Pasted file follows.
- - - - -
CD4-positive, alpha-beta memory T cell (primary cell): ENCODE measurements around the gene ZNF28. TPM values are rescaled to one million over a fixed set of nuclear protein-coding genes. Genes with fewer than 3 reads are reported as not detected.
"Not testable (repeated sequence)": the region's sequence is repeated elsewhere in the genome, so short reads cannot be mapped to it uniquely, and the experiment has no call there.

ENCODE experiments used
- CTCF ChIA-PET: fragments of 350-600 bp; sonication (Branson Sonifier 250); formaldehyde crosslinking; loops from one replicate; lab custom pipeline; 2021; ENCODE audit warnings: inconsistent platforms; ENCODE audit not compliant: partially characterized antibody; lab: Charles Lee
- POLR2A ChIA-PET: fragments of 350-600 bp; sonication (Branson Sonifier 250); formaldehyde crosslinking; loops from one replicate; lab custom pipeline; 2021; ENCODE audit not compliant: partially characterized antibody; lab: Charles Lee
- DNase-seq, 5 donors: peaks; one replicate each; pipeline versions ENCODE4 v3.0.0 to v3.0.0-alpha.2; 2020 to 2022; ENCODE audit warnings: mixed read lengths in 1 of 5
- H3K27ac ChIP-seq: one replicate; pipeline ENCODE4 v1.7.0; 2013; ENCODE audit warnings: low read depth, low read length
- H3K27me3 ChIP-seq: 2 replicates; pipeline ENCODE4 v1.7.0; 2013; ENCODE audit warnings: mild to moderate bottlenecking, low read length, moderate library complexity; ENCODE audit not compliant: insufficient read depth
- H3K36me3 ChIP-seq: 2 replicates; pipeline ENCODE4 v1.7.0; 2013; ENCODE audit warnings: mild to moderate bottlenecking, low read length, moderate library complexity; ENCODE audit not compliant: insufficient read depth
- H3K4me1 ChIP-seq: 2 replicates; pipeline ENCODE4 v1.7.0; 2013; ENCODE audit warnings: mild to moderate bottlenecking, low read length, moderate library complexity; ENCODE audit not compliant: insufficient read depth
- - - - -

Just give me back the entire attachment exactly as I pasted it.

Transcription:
CD4-positive, alpha-beta memory T cell (primary cell): ENCODE measurements around the gene ZNF28. TPM values are rescaled to one million over a fixed set of nuclear protein-coding genes. Genes with fewer than 3 reads are reported as not detected.
"Not testable (repeated sequence)": the region's sequence is repeated elsewhere in the genome, so short reads cannot be mapped to it uniquely, and the experiment has no call there.

ENCODE experiments used
- CTCF ChIA-PET: fragments of 350-600 bp; sonication (Branson Sonifier 250); formaldehyde crosslinking; loops from one replicate; lab custom pipeline; 2021; ENCODE audit warnings: inconsistent platforms; ENCODE audit not compliant: partially characterized antibody; lab: Charles Lee
- POLR2A ChIA-PET: fragments of 350-600 bp; sonication (Branson Sonifier 250); formaldehyde crosslinking; loops from one replicate; lab custom pipeline; 2021; ENCODE audit not compliant: partially characterized antibody; lab: Charles Lee
- DNase-seq, 5 donors: peaks; one replicate each; pipeline versions ENCODE4 v3.0.0 to v3.0.0-alpha.2; 2020 to 2022; ENCODE audit warnings: mixed read lengths in 1 of 5
- H3K27ac ChIP-seq: one replicate; pipeline ENCODE4 v1.7.0; 2013; ENCODE audit warnings: low read depth, low read length
- H3K27me3 ChIP-seq: 2 replicates; pipeline ENCODE4 v1.7.0; 2013; ENCODE audit warnings: mild to moderate bottlenecking, low read length, moderate library complexity; ENCODE audit not compliant: insufficient read depth
- H3K36me3 ChIP-seq: 2 replicates; pipeline ENCODE4 v1.7.0; 2013; ENCODE audit warnings: mild to moderate bottlenecking, low read length, moderate library complexity; ENCODE audit not compliant: insufficient read depth
- H3K4me1 ChIP-seq: 2 replicates; pipeline ENCODE4 v1.7.0; 2013; ENCODE audit warnings: mild to moderate bottlenecking, low read length, moderate library complexity; ENCODE audit not compliant: insufficient read depth